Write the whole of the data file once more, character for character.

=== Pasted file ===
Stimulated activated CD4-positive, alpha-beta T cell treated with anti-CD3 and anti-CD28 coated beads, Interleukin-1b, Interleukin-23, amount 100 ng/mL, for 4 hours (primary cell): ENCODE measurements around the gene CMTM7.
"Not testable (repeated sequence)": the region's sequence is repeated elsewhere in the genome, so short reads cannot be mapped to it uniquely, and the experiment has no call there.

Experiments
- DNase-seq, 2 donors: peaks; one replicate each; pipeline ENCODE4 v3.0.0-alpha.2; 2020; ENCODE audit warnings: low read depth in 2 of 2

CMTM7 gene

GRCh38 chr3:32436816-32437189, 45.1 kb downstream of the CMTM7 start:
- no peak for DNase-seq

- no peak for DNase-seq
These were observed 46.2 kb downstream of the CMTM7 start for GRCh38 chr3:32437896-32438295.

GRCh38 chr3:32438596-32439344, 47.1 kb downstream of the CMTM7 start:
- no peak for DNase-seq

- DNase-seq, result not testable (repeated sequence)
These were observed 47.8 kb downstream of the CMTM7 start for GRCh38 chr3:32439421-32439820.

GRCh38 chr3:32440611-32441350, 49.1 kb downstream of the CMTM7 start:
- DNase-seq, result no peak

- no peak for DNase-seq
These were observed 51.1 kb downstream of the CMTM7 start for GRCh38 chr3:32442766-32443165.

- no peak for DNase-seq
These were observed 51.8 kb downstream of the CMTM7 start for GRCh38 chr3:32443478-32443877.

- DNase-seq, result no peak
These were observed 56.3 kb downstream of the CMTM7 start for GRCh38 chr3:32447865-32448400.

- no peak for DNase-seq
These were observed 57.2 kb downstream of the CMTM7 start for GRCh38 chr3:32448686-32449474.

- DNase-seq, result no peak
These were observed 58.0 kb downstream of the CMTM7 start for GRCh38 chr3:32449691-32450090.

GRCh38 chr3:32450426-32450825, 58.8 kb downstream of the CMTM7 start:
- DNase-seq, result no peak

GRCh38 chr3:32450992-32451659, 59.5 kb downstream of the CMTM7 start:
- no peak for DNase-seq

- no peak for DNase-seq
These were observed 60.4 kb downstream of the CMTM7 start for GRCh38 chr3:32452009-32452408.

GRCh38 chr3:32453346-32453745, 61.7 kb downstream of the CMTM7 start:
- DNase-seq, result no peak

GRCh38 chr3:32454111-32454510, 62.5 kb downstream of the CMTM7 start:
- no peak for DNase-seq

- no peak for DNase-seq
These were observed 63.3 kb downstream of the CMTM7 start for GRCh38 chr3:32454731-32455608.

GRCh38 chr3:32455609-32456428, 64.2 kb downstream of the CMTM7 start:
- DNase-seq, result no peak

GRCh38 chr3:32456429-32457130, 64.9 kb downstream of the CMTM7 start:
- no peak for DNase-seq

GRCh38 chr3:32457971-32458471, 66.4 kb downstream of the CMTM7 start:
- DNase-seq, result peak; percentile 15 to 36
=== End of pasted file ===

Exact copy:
Stimulated activated CD4-positive, alpha-beta T cell treated with anti-CD3 and anti-CD28 coated beads, Interleukin-1b, Interleukin-23, amount 100 ng/mL, for 4 hours (primary cell): ENCODE measurements around the gene CMTM7.
"Not testable (repeated sequence)": the region's sequence is repeated elsewhere in the genome, so short reads cannot be mapped to it uniquely, and the experiment has no call there.

Experiments
- DNase-seq, 2 donors: peaks; one replicate each; pipeline ENCODE4 v3.0.0-alpha.2; 2020; ENCODE audit warnings: low read depth in 2 of 2

CMTM7 gene

GRCh38 chr3:32436816-32437189, 45.1 kb downstream of the CMTM7 start:
- no peak for DNase-seq

- no peak for DNase-seq
These were observed 46.2 kb downstream of the CMTM7 start for GRCh38 chr3:32437896-32438295.

GRCh38 chr3:32438596-32439344, 47.1 kb downstream of the CMTM7 start:
- no peak for DNase-seq

- DNase-seq, result not testable (repeated sequence)
These were observed 47.8 kb downstream of the CMTM7 start for GRCh38 chr3:32439421-32439820.

GRCh38 chr3:32440611-32441350, 49.1 kb downstream of the CMTM7 start:
- DNase-seq, result no peak

- no peak for DNase-seq
These were observed 51.1 kb downstream of the CMTM7 start for GRCh38 chr3:32442766-32443165.

- no peak for DNase-seq
These were observed 51.8 kb downstream of the CMTM7 start for GRCh38 chr3:32443478-32443877.

- DNase-seq, result no peak
These were observed 56.3 kb downstream of the CMTM7 start for GRCh38 chr3:32447865-32448400.

- no peak for DNase-seq
These were observed 57.2 kb downstream of the CMTM7 start for GRCh38 chr3:32448686-32449474.

- DNase-seq, result no peak
These were observed 58.0 kb downstream of the CMTM7 start for GRCh38 chr3:32449691-32450090.

GRCh38 chr3:32450426-32450825, 58.8 kb downstream of the CMTM7 start:
- DNase-seq, result no peak

GRCh38 chr3:32450992-32451659, 59.5 kb downstream of the CMTM7 start:
- no peak for DNase-seq

- no peak for DNase-seq
These were observed 60.4 kb downstream of the CMTM7 start for GRCh38 chr3:32452009-32452408.

GRCh38 chr3:32453346-32453745, 61.7 kb downstream of the CMTM7 start:
- DNase-seq, result no peak

GRCh38 chr3:32454111-32454510, 62.5 kb downstream of the CMTM7 start:
- no peak for DNase-seq

- no peak for DNase-seq
These were observed 63.3 kb downstream of the CMTM7 start for GRCh38 chr3:32454731-32455608.

GRCh38 chr3:32455609-32456428, 64.2 kb downstream of the CMTM7 start:
- DNase-seq, result no peak

GRCh38 chr3:32456429-32457130, 64.9 kb downstream of the CMTM7 start:
- no peak for DNase-seq

GRCh38 chr3:32457971-32458471, 66.4 kb downstream of the CMTM7 start:
- DNase-seq, result peak; percentile 15 to 36